Two Numbers

Jonathan Clements

WHAT’S THE STATE of your financial health? Forget your credit score, the past year’s handsome increase in your home’s value or how your salary compares to your brother-in-law’s. In the end, financial fitness comes down to two key numbers.

First, there’s your net worth, which is the value of your assets minus your debts. There’s some debate about what should be included. The easy answer: Don’t delude yourself by counting the value of your car, furniture or Beanie Babies collection.

More contentious: I probably wouldn’t include your primary residence, unless you’re committed to tapping home equity in retirement, either by trading down to a smaller house or taking out a reverse mortgage. Instead, when counting assets, I’d stick with true investments, such as rental properties and money in bank and investment accounts.

Even more contentious: If you aren’t adding in your home’s value, maybe you also shouldn’t subtract any outstanding mortgage debt or, if you do, you should include a mental asterisk. Why the asterisk? If folks go from renter to owner, their net worth would immediately plunge if we ignored their home’s value but took into account mortgage debt—and yet, in all likelihood, their house is worth more than their mortgage. Indeed, eventually, homeowners should end up in much better financial shape than those who continue to rent, because owners lock in their monthly housing costs.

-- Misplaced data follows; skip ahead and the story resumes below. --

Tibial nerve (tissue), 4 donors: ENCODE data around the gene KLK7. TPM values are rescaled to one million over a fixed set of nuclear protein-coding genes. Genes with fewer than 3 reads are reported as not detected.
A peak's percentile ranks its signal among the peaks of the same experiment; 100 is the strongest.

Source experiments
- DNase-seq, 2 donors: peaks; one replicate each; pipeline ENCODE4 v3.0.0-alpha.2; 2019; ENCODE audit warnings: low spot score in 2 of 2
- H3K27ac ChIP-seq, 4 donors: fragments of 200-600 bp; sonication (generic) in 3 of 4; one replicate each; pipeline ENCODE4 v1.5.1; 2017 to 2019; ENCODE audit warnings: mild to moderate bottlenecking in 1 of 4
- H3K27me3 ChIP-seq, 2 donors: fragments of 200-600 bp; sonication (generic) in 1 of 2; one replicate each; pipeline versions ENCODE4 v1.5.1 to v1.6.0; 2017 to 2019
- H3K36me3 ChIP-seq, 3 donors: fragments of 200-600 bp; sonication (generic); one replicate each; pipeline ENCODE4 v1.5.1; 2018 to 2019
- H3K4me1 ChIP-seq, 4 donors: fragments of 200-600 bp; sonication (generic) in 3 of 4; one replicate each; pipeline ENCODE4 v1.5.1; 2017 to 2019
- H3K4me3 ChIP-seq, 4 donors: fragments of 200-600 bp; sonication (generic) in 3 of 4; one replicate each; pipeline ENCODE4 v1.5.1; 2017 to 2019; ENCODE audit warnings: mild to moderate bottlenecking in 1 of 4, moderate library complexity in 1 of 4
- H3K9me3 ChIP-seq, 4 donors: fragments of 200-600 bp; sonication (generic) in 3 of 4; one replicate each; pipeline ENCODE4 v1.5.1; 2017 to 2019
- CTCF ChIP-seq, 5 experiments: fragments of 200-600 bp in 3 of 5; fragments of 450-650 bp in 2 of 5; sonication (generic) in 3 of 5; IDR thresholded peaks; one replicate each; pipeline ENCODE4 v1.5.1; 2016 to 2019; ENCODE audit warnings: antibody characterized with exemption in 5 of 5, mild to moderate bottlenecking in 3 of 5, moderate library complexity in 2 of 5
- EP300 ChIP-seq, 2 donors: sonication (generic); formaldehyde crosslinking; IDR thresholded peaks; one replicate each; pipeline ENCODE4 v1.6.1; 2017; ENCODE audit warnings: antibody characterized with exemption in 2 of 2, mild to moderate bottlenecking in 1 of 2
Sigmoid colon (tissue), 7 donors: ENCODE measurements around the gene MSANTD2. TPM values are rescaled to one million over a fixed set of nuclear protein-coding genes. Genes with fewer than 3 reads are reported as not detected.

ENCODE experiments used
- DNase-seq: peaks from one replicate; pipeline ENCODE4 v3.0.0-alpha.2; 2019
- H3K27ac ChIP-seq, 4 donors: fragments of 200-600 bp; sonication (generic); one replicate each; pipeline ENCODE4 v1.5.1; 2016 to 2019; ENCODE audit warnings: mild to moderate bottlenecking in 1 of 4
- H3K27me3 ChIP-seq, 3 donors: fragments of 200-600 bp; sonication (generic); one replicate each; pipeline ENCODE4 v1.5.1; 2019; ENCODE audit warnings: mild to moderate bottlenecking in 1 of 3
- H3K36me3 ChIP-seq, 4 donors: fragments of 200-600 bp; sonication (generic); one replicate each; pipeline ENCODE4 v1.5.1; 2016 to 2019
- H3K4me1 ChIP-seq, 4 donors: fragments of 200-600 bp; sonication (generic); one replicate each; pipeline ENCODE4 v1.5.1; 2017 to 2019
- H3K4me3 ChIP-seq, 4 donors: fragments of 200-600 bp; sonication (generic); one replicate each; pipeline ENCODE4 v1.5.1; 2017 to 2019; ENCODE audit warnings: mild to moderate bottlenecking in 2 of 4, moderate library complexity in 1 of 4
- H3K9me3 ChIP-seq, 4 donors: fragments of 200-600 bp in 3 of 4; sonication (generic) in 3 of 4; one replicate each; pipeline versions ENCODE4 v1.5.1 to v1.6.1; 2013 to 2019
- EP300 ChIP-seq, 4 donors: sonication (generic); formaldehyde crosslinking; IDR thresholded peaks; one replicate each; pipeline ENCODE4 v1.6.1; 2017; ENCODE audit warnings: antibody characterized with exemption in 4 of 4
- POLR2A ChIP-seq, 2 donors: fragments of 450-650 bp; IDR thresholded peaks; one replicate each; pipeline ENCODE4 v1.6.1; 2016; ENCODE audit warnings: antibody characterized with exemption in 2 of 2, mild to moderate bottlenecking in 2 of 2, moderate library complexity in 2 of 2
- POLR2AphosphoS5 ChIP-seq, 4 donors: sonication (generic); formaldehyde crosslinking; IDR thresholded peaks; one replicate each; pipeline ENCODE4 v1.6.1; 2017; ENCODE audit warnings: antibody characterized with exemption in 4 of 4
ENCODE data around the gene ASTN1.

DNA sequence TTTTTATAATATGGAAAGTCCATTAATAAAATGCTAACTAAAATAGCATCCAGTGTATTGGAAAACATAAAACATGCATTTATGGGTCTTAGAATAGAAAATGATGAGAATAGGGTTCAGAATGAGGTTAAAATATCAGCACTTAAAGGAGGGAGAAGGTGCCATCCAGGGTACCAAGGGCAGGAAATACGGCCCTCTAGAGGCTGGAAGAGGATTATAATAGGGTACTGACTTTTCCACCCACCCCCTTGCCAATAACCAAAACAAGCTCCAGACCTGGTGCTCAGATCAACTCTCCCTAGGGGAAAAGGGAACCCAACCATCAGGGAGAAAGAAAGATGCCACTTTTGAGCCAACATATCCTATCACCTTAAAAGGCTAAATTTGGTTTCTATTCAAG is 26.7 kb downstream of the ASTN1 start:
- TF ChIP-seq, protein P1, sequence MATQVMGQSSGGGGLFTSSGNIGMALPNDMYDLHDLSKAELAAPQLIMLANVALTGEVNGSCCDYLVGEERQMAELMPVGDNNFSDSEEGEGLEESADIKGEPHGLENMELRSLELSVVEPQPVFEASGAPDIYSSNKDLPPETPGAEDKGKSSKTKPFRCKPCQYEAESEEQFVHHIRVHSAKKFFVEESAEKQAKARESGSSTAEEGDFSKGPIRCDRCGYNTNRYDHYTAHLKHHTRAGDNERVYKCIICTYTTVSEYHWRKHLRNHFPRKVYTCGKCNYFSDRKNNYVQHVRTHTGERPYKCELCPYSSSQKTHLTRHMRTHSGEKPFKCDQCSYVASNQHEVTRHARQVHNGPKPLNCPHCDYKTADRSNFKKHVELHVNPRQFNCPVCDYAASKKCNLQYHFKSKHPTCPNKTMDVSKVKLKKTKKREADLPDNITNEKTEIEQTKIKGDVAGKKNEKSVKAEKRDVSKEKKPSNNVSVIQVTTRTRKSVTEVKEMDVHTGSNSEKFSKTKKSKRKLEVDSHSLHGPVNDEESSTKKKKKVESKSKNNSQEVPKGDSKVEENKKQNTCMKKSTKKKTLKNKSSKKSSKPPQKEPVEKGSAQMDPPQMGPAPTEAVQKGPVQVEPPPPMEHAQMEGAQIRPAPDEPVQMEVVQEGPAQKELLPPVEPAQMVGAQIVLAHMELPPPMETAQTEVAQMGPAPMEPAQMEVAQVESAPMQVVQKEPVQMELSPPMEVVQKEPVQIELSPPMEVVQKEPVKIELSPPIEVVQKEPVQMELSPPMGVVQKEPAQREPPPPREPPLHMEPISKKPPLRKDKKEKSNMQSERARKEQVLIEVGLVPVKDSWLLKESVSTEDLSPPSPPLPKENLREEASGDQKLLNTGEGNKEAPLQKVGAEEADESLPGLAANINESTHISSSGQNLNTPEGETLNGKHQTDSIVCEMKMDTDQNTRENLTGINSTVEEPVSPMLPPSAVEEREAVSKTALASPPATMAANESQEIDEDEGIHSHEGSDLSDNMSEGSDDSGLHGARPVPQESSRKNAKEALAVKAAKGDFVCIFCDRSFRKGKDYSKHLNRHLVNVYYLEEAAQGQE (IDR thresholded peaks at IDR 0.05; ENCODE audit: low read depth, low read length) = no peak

What’s the second key number? How much you add or withdraw from savings each month. There are many folks who see great virtue in carefully tracking how much they spend. I’m not convinced. As I see it, as long as you save enough every month during your working years and don’t spend too much in retirement, it doesn’t much matter whether the dollars you spend are lavished on Jack Daniel’s or Ben & Jerry’s.

In midlife, many families are both adding to savings and have a positive net worth—a pleasant position to be in. Matters are often less comfortable for those who are older and younger. Young adults may be spending less than they earn, but often their net worth is negative, thanks to student loans. Meanwhile, retirees are in the opposite situation, with an impressive net worth, but one that might be slowly shrinking, as they gradually draw down their savings.

Neither situation is necessarily alarming. Young adults have 30 or 40 years of paychecks ahead of them, which they can use to get their debts paid off and turn their net worth from negative to positive. Meanwhile, for retirees, dissaving may be unsustainable in the long run—but, if they are careful, they’ll give out before their nest egg does.

Indeed, you can think of your net worth through life as a broad arc. In your early 20s, it might be negative. But as you pay down debt and add to financial accounts, your net worth should gradually climb, so that you retire with a sum equal to perhaps 12 times your final salary. From there, matters go into reverse, but—fingers crossed—it’ll be a slow reversal.

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